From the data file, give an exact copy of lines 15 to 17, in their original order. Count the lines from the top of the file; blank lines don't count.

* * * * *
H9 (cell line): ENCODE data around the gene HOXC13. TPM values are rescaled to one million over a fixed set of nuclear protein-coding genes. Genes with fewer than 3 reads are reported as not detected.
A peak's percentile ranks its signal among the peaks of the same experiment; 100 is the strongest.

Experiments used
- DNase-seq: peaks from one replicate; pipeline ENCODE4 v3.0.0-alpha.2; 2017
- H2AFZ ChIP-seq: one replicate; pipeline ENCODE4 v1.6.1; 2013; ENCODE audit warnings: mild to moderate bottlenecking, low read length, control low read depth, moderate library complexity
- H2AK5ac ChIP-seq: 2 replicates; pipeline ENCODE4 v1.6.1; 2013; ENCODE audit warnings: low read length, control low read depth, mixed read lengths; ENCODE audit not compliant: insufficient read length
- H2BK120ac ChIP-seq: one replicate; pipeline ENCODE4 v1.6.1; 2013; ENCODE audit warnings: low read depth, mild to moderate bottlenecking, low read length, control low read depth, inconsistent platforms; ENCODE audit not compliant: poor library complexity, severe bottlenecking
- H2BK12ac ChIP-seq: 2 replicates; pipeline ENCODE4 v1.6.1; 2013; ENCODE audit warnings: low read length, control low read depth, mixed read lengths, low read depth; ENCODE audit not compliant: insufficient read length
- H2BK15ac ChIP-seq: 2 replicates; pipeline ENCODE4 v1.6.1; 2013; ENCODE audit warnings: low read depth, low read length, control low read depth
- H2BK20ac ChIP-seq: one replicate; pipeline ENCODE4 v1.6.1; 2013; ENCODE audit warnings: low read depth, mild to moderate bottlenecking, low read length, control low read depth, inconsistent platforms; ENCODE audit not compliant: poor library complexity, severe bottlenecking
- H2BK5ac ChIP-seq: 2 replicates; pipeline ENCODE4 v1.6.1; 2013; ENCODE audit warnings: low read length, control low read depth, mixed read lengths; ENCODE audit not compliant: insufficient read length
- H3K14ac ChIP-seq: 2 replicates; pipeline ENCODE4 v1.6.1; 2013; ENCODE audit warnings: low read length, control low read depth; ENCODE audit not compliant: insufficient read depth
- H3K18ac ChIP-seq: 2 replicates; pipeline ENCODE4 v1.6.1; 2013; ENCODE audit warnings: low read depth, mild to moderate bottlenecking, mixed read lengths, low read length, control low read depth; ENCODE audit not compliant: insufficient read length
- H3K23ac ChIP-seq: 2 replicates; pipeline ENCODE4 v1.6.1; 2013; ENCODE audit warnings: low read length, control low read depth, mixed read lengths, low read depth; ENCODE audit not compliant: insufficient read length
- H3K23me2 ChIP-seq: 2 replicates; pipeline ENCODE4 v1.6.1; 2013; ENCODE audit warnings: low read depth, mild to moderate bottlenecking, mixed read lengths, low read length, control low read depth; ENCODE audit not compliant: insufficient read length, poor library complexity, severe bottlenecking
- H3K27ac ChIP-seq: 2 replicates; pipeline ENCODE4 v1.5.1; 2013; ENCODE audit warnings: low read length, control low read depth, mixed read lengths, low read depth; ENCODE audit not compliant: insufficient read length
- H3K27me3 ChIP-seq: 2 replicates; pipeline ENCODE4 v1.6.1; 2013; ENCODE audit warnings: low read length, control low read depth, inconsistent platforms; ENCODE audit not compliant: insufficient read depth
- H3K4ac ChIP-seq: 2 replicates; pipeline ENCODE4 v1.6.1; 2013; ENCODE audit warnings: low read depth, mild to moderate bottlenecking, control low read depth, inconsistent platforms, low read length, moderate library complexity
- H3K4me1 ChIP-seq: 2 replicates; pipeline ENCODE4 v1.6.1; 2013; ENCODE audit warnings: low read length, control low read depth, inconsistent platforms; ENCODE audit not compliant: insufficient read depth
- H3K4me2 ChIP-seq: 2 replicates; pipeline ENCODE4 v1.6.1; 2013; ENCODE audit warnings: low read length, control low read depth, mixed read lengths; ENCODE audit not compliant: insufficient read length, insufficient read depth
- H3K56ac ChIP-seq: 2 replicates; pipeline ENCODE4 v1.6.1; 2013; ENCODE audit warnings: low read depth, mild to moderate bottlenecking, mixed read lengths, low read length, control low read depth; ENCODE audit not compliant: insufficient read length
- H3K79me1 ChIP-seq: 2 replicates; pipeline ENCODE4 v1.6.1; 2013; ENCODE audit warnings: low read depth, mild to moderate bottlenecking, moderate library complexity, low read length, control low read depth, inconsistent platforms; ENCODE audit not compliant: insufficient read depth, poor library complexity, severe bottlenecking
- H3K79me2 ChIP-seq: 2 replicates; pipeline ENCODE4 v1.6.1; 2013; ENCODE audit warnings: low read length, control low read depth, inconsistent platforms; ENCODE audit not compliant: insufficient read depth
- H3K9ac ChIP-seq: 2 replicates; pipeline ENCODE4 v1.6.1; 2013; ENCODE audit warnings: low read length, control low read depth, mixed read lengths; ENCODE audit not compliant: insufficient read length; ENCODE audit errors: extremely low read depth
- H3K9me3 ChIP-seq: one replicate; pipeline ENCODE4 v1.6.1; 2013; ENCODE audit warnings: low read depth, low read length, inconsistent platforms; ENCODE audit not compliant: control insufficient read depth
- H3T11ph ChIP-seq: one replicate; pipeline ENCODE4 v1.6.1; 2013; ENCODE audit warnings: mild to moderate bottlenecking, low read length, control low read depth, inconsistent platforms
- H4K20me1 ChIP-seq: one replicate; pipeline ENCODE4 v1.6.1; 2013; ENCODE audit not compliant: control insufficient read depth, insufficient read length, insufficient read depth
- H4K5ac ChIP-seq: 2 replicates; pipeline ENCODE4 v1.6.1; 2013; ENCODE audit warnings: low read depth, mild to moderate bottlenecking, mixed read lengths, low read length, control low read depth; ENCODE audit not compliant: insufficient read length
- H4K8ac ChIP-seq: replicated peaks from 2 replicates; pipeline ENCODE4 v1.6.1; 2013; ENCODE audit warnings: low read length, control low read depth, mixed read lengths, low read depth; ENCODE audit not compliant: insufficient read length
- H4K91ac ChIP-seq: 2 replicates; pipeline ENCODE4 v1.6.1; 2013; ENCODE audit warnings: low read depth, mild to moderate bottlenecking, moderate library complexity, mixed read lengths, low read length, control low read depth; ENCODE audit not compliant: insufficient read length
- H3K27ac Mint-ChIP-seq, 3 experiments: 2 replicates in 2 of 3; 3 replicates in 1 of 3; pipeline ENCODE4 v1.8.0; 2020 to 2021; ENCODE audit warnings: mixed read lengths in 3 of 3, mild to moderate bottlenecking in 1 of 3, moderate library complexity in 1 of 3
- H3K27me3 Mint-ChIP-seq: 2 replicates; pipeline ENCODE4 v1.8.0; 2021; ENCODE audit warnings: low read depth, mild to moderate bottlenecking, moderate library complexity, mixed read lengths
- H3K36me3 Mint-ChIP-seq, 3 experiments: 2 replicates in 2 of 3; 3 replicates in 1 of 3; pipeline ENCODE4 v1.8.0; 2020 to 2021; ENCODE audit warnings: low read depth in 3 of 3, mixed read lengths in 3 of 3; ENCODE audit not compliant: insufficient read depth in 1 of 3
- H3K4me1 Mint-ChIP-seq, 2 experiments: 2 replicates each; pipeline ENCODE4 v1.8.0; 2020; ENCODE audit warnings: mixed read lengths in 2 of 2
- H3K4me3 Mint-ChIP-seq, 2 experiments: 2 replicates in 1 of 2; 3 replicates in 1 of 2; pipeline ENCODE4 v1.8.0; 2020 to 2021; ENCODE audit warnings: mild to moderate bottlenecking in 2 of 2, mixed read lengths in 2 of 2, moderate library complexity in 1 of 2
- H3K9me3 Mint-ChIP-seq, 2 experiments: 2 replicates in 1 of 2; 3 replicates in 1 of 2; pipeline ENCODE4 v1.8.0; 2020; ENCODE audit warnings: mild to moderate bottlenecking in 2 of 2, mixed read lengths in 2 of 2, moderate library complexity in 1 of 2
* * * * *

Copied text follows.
- H3K23me2 ChIP-seq: 2 replicates; pipeline ENCODE4 v1.6.1; 2013; ENCODE audit warnings: low read depth, mild to moderate bottlenecking, mixed read lengths, low read length, control low read depth; ENCODE audit not compliant: insufficient read length, poor library complexity, severe bottlenecking
- H3K27ac ChIP-seq: 2 replicates; pipeline ENCODE4 v1.5.1; 2013; ENCODE audit warnings: low read length, control low read depth, mixed read lengths, low read depth; ENCODE audit not compliant: insufficient read length
- H3K27me3 ChIP-seq: 2 replicates; pipeline ENCODE4 v1.6.1; 2013; ENCODE audit warnings: low read length, control low read depth, inconsistent platforms; ENCODE audit not compliant: insufficient read depth